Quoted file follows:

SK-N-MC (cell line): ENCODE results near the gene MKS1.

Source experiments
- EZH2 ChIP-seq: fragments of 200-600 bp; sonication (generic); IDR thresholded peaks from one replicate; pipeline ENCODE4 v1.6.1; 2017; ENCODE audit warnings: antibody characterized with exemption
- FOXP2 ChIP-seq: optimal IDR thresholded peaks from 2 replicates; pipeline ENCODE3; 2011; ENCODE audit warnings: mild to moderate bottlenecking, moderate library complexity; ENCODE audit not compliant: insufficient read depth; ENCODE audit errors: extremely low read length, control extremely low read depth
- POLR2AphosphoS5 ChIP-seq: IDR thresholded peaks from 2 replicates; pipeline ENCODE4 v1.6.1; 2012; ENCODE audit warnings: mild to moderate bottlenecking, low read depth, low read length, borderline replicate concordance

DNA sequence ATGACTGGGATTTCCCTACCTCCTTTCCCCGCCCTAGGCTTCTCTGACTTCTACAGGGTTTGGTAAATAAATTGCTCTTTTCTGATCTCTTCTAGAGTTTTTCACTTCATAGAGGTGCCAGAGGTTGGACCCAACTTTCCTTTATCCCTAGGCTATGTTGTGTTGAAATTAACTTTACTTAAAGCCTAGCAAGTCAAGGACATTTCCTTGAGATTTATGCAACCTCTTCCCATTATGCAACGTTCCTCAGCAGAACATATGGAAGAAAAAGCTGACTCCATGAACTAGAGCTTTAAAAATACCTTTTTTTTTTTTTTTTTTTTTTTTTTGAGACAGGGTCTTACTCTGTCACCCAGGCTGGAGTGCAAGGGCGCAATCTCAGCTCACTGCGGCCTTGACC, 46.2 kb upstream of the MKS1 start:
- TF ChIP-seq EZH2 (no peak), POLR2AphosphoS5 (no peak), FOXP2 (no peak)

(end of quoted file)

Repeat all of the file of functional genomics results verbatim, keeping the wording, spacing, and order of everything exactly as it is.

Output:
SK-N-MC (cell line): ENCODE results near the gene MKS1.

Source experiments
- EZH2 ChIP-seq: fragments of 200-600 bp; sonication (generic); IDR thresholded peaks from one replicate; pipeline ENCODE4 v1.6.1; 2017; ENCODE audit warnings: antibody characterized with exemption
- FOXP2 ChIP-seq: optimal IDR thresholded peaks from 2 replicates; pipeline ENCODE3; 2011; ENCODE audit warnings: mild to moderate bottlenecking, moderate library complexity; ENCODE audit not compliant: insufficient read depth; ENCODE audit errors: extremely low read length, control extremely low read depth
- POLR2AphosphoS5 ChIP-seq: IDR thresholded peaks from 2 replicates; pipeline ENCODE4 v1.6.1; 2012; ENCODE audit warnings: mild to moderate bottlenecking, low read depth, low read length, borderline replicate concordance

DNA sequence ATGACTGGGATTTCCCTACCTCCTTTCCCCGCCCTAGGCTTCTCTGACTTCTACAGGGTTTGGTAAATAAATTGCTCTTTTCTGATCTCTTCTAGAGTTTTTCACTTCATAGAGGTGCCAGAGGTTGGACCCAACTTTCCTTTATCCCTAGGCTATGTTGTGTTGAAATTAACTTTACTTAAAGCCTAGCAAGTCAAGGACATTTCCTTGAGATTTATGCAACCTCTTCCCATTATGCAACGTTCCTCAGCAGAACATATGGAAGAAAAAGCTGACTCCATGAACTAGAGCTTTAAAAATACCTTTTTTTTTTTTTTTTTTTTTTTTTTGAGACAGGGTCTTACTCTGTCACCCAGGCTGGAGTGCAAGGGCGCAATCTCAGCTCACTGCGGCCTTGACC, 46.2 kb upstream of the MKS1 start:
- TF ChIP-seq EZH2 (no peak), POLR2AphosphoS5 (no peak), FOXP2 (no peak)